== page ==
executions of rioters, when seven
were shot, making twenty-two in all
punished by death. Many of the riot
ers fled to the mountains with details
of soldiers in pursuit. During the riot,
it develops, the buildings of the Tor
reon Mercantile company, an Amer
ican concern, was attacked and dam
aged and arras, ammunition and liq
uors taken. The manager declares
that he will lay before the state de
partment at Washington a demand
for Indemnity.
WAS FIRST YANKEE MARTYR
Lowell Honors Private Taylor, Killed
in Baltimore in 1861.
Lowell, Mass., April 19.—Patriots'
day in this city was marked by the
unveiling of a monument to Charles
A. Taylor, the first soldier to fall in
defense of the Union in 1861. He was
a member of the old Sixth Massachu
setts infantry and lost his life in the
battle in the streets of Baltimore thst
has been called the first armed con
flict of the Civil war. The regiment
held a reunion here.
Today is the anniversary of the
passage of the regiment through Bal
timore on its way to Washington. It
was the first body of armed men to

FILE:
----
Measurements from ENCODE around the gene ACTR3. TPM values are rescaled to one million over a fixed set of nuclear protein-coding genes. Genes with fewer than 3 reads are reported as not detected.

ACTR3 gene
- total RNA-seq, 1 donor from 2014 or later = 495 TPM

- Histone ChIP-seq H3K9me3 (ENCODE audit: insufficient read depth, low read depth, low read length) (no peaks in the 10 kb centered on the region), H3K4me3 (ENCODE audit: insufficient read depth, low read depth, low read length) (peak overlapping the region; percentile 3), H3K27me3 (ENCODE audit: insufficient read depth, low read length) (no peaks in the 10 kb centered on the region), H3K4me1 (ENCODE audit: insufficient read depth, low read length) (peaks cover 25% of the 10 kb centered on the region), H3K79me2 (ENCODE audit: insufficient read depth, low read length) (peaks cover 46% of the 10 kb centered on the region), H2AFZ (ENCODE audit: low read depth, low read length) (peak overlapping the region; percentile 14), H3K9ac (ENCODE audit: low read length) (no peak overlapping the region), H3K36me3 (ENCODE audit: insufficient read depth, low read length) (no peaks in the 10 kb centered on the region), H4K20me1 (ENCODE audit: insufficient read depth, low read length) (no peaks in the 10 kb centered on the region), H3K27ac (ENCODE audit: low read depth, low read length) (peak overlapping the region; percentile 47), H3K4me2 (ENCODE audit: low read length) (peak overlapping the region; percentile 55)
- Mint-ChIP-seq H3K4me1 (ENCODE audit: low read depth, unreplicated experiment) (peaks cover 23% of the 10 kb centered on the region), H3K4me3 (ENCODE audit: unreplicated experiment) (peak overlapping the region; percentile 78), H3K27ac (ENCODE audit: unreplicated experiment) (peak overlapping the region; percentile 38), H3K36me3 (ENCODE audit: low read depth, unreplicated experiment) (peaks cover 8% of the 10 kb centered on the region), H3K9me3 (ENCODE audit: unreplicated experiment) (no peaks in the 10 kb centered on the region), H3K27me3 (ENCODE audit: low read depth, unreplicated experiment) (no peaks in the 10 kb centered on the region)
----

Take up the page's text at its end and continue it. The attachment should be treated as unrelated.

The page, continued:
reach the capital in response to Pres
ident Lincoln's call. The arrival of
the regiment was awaited with the
greatest anxiety by the president. The
soldiers were welcomed by him with:
"Thank God you are here. Had you
not arrived tonight we should have
been In the hands of the rebels before
morning."
To perpetuate the memory of Tay
lor a bronze tablet was unveiled. The
principal speaker was General Edward
F. Jones, former lieutenant governor
of New York, whr, commanded Uie
regiment.
MADISON, SOUTH DAKOTA. MONDAY. APHII. 19, 1909
LIloU
11,
LIloU
FARMERS WILL
FOR IT
Secretary Wilson Discusses
Corner in Wheat
LOWER PRICES TO FOLLOW
Present Abnormal Values Will Result
in Larger Acreage and Next Crop